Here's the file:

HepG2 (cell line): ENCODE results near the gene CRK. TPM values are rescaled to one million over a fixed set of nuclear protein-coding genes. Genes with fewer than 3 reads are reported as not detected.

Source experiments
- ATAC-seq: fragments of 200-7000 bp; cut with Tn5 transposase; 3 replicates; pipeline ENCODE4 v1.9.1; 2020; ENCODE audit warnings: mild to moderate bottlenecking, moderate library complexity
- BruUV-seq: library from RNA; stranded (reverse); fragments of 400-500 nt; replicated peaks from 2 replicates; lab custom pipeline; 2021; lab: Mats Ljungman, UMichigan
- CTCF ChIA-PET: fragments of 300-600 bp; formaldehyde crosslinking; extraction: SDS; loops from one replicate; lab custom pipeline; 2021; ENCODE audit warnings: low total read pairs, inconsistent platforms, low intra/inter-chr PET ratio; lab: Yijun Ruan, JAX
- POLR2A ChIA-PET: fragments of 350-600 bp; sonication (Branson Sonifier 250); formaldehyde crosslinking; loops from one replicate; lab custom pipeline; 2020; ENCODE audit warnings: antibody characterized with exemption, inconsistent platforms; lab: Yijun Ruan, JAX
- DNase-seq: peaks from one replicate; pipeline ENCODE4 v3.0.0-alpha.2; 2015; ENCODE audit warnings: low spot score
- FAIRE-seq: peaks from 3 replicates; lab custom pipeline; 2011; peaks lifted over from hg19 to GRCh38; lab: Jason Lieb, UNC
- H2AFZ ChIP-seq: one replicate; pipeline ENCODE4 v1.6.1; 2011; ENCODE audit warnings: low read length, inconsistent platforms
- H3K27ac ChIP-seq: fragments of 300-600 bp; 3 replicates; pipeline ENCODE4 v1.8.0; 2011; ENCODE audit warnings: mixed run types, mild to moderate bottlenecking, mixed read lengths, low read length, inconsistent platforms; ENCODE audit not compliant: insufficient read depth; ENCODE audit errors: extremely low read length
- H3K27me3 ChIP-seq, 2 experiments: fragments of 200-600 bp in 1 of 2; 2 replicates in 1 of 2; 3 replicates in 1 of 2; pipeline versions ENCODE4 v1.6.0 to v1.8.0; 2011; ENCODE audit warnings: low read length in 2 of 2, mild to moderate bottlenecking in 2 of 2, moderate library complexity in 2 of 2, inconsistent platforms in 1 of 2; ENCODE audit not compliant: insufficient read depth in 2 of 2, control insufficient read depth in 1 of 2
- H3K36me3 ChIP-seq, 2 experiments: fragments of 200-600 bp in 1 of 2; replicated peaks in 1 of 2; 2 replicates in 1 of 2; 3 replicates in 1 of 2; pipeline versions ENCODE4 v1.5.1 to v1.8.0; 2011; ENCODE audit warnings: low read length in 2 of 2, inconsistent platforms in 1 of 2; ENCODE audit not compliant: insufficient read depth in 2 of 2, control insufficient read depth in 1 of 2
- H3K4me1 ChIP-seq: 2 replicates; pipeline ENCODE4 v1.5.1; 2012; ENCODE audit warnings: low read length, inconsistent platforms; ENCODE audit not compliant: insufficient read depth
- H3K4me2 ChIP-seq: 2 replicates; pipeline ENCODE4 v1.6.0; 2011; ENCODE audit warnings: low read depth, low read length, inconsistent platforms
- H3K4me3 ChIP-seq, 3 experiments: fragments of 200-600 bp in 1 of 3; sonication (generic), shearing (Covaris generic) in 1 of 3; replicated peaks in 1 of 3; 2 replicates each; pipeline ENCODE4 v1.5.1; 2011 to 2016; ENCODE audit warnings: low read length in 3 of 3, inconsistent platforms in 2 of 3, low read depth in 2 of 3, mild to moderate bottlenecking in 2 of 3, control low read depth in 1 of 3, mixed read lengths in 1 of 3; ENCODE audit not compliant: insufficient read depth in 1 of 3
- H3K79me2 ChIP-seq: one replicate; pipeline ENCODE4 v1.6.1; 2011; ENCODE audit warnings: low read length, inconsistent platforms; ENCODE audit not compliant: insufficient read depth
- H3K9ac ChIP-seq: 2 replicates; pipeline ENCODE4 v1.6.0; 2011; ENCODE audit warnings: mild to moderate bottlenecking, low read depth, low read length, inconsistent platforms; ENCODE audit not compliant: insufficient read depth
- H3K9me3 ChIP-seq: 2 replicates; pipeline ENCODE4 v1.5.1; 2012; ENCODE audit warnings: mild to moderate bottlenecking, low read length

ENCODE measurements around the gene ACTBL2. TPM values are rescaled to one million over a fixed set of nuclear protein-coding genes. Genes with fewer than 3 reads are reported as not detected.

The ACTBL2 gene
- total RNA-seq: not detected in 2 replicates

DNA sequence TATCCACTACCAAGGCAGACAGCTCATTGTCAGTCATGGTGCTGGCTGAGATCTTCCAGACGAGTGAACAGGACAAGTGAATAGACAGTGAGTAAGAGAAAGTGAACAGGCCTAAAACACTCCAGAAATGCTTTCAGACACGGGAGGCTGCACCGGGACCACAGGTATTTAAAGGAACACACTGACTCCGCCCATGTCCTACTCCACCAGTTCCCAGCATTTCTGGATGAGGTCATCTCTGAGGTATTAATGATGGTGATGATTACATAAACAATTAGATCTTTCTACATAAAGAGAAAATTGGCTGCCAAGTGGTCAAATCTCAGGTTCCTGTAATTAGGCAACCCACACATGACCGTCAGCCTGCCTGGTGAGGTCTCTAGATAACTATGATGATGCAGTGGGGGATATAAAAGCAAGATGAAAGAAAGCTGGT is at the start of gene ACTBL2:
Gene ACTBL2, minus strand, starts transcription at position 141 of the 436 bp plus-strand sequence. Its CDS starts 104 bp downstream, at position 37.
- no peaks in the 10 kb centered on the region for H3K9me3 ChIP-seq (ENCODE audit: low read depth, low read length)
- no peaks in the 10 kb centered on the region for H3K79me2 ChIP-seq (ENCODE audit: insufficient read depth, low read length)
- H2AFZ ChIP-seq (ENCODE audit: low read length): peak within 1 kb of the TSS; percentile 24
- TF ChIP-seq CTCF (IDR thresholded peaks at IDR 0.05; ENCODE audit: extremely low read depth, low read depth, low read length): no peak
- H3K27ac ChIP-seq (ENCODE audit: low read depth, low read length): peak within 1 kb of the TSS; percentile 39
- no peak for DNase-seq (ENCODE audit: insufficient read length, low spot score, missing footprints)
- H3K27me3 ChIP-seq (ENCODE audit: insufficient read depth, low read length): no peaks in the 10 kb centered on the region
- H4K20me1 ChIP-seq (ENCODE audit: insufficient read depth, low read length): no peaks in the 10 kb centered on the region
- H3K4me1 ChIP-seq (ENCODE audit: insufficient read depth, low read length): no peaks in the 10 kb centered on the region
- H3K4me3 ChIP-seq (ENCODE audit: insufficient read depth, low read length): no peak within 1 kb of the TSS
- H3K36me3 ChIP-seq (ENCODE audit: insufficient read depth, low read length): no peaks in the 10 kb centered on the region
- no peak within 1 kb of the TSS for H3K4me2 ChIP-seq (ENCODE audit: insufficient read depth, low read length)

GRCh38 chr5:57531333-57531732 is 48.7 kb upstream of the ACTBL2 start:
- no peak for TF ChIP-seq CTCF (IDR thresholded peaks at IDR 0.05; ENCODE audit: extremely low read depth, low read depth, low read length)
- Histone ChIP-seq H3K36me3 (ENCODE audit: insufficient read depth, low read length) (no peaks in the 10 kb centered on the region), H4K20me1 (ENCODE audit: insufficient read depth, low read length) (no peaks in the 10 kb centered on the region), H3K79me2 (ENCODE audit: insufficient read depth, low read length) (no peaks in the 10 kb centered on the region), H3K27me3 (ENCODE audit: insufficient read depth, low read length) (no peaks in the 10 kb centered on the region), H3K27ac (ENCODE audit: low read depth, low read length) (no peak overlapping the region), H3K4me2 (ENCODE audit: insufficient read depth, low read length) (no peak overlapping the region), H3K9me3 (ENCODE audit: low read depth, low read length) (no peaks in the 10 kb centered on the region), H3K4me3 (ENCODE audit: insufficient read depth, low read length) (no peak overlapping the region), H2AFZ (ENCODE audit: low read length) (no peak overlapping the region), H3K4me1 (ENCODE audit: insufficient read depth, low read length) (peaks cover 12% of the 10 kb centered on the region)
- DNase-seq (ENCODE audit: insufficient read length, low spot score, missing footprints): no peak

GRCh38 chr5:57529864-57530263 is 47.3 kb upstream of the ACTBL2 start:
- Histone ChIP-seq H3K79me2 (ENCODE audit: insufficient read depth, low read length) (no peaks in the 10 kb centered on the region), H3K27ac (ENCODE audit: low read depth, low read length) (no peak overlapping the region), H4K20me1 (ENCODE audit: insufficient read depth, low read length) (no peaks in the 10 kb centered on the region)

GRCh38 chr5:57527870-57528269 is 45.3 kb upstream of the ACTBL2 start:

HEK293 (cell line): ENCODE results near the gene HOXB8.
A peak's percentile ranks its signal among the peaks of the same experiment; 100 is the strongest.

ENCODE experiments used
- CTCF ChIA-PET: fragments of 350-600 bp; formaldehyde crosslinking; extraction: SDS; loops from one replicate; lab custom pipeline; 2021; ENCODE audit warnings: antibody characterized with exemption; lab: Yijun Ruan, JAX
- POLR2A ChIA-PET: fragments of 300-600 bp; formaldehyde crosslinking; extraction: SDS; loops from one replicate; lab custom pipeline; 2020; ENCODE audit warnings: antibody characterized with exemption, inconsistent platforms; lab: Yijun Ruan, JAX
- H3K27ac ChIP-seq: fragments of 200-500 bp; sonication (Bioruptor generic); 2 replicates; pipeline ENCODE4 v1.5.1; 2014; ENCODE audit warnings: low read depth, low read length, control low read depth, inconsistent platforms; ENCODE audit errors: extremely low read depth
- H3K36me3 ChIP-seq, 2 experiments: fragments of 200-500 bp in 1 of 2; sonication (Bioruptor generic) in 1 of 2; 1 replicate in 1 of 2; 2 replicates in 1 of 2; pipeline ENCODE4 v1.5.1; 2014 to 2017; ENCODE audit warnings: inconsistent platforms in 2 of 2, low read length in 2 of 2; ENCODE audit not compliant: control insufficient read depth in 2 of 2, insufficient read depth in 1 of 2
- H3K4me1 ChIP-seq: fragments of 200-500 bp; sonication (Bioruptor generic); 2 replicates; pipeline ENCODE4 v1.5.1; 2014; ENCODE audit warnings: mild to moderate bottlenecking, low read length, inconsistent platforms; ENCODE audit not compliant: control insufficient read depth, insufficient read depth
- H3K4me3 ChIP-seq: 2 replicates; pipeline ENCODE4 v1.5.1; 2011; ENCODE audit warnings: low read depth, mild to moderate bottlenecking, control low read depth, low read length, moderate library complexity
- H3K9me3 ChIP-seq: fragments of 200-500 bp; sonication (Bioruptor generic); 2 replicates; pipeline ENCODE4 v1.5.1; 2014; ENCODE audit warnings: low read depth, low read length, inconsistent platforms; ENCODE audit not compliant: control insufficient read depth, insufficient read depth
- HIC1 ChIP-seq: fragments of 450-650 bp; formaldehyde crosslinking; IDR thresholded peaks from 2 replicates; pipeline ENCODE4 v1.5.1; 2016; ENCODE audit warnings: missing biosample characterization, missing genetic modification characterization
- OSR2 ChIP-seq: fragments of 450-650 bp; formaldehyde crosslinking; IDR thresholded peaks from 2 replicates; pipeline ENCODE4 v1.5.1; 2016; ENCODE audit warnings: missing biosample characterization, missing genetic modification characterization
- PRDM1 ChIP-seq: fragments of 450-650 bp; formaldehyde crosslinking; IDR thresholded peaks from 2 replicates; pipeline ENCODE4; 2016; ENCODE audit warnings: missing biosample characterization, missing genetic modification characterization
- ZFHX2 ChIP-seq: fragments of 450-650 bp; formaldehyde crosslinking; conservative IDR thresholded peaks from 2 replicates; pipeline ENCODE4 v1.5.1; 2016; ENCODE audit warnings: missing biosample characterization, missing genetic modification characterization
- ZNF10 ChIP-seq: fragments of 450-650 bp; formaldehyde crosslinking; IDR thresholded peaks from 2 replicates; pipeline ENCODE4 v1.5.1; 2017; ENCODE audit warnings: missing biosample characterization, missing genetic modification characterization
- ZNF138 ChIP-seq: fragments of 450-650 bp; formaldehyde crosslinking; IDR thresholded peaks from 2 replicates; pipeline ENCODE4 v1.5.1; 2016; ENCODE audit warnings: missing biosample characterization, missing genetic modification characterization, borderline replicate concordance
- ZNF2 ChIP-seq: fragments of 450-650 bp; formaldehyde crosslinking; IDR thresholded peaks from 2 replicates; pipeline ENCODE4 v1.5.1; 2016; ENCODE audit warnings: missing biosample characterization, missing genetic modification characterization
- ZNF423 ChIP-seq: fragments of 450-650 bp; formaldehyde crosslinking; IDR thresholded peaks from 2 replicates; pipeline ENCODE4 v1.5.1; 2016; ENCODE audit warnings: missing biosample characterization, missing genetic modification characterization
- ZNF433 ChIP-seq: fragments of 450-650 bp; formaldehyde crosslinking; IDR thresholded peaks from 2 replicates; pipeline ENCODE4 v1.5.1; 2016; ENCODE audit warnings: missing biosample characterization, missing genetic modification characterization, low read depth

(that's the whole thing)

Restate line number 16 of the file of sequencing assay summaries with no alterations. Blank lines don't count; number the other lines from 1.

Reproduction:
- H3K79me2 ChIP-seq: one replicate; pipeline ENCODE4 v1.6.1; 2011; ENCODE audit warnings: low read length, inconsistent platforms; ENCODE audit not compliant: insufficient read depth